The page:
I started this question on http://www.linuxquestions.org/questi...ry-4175503084/
, but was a little scattered on the requirements, and would like to start over.
I am trying to restrict a given user to sftp access for a given sub-directory. I have a couple of non-root users which must have access to the sub-directory's parent directories. This prevents the normal solution to chroot/jail the user to a given directory as the parent directories must be only available to root, else it will result in a "Write failed: Broken pipe" error.
As a work around, I moved the sub-directory to a new directory (/home/public/). I then jailed the user in /home/public/ doing something like the following:
Subsystem sftp internal-sftp
Match Group jailed
chown root:root /home/public
chmod 0755 /home/public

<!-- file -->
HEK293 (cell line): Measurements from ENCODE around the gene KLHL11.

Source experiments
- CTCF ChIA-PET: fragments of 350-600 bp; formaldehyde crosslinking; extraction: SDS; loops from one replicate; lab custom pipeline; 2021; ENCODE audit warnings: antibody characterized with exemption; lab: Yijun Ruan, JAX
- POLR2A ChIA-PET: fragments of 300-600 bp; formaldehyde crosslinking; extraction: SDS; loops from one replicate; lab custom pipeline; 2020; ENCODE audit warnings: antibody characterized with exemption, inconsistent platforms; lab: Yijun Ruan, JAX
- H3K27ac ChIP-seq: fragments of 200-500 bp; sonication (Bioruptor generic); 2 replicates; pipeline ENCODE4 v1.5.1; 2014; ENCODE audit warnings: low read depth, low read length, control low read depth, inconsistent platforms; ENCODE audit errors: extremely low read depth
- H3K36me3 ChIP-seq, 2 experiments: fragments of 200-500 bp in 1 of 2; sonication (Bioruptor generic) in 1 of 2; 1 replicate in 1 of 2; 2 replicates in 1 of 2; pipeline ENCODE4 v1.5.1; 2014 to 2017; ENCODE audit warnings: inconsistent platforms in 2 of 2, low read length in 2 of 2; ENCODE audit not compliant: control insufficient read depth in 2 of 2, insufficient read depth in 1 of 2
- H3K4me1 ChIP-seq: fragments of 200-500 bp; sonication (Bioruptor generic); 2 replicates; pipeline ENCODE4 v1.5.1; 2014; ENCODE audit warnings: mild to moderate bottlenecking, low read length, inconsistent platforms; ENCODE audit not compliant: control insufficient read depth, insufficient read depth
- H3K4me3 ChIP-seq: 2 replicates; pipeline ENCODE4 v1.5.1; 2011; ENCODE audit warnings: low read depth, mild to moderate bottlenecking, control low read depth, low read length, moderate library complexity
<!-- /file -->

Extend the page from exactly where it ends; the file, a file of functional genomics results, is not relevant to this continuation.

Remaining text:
useradd -M -N -s /bin/false -d /home/public Bert
usermod -G jailed Bert
But now need to put the directory back in it's original location. To do so, I was going to mount it, and not use a symbolic link because I have Git version control on the sub-directories parent directory, and Git will only track the symbolic link as a file and not track it's content.
Reading the MAN, it looks like mount's --bind leaves it in both locations (am I correct?), so I tried the following, and it seemed to work.
mount --bind /home/public/mySubDirectory /var/www/application/mySubDirectory
I wanted the mount to automatically occur on boot, so I added the following to my /etc/fstab file:
/home/public/mySubDirectory /var/www/application/mySubDirectory/ayb_application/lib none bind
It seems to me that this should have been simpler. Is the way I did this correct? Thank you